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Google eschews the wedge form factor for a more brick-like design

Most Chromebooks thus far have been rather underpowered hardware-wise, to say the least.  And sales have been modest at best.

But Google Inc. (GOOG) appears eager to push the boundaries of its PC operating system experiment, debuting its first in-house designed Chromebook.  Dubbed the "Pixel", the laptop/Chromebook/ultrathin packs an Intel Corp. (INTC) Core i5 processor and Intel HD 4000 graphics.  4GB of DDR3 memory is also onboard.

The star of the show is a gorgeous 2.85-inch, 2560 x 1700 touchscreen display.  Similar to the smaller Retina MacBook Pro (13.3-inch 2,560 x 1,600) from Apple, Inc. (AAPL), the laptop features a backlit keyboard and hidden speakers.

But Google's Pixel diverges with the Retina MacBook Pro in other ways.  There's a third microphone included, designed to cancel unwanted noise from the keyboard when making video calls.  And Google has gone to great lengths to optimized the touchpad's "feel" and the latching mechanism.
 Pixel Chromebook
While the laptops are similar in maximum thickness (the Google laptop is a hair thicker), they look dramatically different.

A Wi-Fi model of the Pixel ships next week.  It packs 32 GB of NAND flash, along with a 1 TB Google Drive subscription (3-year) and an SD slot for expansion.  The price is $1,299 USD.  In April Google will drop an LTE version, which packs 64 GB of NAND and the same SD/Google Drive perks.  That version will fetch $1,449 USD.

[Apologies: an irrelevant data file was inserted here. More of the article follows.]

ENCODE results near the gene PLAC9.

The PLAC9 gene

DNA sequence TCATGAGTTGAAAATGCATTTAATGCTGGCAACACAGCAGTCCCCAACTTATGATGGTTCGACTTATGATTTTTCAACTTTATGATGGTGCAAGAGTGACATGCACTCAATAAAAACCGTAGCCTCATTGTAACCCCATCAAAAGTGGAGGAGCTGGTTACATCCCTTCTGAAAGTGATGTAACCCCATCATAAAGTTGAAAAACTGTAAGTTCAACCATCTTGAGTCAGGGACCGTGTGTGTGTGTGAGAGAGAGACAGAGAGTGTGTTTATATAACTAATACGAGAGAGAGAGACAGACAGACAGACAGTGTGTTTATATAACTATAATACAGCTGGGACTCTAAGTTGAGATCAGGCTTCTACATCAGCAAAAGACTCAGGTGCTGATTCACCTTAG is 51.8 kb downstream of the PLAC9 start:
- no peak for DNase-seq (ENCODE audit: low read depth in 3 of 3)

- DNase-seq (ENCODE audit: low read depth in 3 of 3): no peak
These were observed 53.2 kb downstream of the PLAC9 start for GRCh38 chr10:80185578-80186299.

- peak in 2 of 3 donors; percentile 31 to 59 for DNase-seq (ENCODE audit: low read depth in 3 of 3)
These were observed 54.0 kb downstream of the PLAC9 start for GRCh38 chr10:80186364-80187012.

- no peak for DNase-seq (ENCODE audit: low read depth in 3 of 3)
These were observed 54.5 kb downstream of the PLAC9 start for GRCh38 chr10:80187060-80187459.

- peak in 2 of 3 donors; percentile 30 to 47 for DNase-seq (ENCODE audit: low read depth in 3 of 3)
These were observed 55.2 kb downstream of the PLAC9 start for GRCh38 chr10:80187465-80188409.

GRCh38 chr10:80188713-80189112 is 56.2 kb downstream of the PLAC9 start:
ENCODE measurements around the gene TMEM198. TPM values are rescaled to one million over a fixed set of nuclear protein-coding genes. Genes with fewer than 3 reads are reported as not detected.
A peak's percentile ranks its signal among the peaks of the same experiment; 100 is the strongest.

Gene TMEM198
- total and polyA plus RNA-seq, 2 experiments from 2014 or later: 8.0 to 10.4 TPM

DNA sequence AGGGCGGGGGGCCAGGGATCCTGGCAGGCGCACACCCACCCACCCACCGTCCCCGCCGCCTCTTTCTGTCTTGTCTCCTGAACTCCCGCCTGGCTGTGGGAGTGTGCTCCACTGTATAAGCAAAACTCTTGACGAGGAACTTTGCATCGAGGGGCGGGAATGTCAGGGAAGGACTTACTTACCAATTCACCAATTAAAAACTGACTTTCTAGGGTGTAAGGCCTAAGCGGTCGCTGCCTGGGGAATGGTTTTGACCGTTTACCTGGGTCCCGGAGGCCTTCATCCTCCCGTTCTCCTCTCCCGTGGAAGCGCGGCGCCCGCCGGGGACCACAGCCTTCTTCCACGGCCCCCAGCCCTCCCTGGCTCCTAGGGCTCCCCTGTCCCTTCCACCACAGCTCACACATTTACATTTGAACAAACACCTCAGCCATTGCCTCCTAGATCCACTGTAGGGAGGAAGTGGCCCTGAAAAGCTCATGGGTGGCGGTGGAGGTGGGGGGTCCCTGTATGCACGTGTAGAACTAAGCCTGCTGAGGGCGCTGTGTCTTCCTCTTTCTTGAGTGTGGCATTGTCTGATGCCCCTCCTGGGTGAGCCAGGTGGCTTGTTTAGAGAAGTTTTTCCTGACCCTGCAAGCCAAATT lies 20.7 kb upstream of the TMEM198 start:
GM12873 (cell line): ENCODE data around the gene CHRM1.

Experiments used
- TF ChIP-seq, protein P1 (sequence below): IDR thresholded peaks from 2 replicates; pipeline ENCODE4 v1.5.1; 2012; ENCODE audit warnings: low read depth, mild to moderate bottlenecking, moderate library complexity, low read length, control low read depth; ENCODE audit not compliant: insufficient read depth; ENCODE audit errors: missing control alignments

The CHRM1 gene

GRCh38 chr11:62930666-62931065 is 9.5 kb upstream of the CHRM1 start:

Google's app ecosystem is pretty week, but perhaps its shiny new hardware will attract new developer interest.  Google showed off a slick touch-friendly Google+ app with the launch materials.

Sources: Google [1], [2; via Engadget]

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By NellyFromMA on 2/22/2013 12:46:00 PM , Rating: 2
Eh, I agree in the sense that competition is good for the market and consumers as a whole.

That said, Thank god people are saying a version of what you describe.

At least it means peopel aren't cheering for a team, but for a product. That's what matters right?

Android 4.x, good. ChromeOS, bad. That's ok IMO and slightly encouraging compared to what I normally expect here.

Worse than all of that, though, is the fact that this device makes NO SENSE competing with the Macbook Pro. I'm not sure Google is really posturing itself like this or if the article author is just positioning these products against each other but its laughable.

The Macbook Pro is a beast in its category whereas the Chromebook struggles to even find a purpose. Google's biggest fans don't even get its purpose at the moment.

We dont' need MORE people in the industry just picking a company or brand and taking non-sensical positions on how their brand of choice is superior to all others. We need more people evaluating product-by-product without reflexively become venemous at the notion another brand or product is superior that iteration.

Just my two.

"Well, there may be a reason why they call them 'Mac' trucks! Windows machines will not be trucks." -- Microsoft CEO Steve Ballmer

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